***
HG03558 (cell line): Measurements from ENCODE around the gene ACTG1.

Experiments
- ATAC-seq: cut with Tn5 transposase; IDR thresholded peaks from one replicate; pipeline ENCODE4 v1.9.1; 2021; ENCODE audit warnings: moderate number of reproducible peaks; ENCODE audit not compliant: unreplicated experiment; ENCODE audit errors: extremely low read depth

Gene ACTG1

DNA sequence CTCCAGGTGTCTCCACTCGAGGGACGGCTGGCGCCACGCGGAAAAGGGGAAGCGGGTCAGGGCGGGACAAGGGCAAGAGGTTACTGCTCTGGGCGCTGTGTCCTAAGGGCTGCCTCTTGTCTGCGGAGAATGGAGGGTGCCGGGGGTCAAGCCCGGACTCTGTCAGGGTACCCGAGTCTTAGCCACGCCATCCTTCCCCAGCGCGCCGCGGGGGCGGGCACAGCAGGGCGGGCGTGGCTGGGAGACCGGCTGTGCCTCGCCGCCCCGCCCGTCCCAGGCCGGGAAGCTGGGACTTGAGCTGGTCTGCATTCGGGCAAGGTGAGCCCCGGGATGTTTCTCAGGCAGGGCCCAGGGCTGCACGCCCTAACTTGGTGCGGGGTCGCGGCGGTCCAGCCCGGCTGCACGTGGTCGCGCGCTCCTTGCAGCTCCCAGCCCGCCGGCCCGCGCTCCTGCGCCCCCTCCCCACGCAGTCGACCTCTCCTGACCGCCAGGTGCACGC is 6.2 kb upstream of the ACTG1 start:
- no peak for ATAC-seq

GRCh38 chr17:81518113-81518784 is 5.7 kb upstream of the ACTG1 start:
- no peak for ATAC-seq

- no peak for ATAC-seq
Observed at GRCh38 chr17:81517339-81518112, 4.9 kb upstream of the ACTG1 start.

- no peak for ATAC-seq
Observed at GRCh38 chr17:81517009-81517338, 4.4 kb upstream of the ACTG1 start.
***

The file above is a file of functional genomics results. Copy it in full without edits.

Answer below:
HG03558 (cell line): Measurements from ENCODE around the gene ACTG1.

Experiments
- ATAC-seq: cut with Tn5 transposase; IDR thresholded peaks from one replicate; pipeline ENCODE4 v1.9.1; 2021; ENCODE audit warnings: moderate number of reproducible peaks; ENCODE audit not compliant: unreplicated experiment; ENCODE audit errors: extremely low read depth

Gene ACTG1

DNA sequence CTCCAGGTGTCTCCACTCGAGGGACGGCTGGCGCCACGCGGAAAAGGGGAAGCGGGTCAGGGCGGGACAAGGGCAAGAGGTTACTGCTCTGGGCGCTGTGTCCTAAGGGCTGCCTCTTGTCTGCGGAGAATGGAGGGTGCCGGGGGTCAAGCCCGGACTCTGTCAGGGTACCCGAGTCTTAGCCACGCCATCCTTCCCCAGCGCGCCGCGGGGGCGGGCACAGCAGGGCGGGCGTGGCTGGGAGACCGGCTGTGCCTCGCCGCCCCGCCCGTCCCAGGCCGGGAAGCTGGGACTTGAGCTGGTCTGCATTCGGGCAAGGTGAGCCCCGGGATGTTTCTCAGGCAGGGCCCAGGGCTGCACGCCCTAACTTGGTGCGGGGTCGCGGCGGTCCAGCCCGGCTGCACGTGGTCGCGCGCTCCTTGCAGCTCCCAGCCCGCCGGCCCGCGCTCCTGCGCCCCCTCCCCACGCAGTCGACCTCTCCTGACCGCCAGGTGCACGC is 6.2 kb upstream of the ACTG1 start:
- no peak for ATAC-seq

GRCh38 chr17:81518113-81518784 is 5.7 kb upstream of the ACTG1 start:
- no peak for ATAC-seq

- no peak for ATAC-seq
Observed at GRCh38 chr17:81517339-81518112, 4.9 kb upstream of the ACTG1 start.

- no peak for ATAC-seq
Observed at GRCh38 chr17:81517009-81517338, 4.4 kb upstream of the ACTG1 start.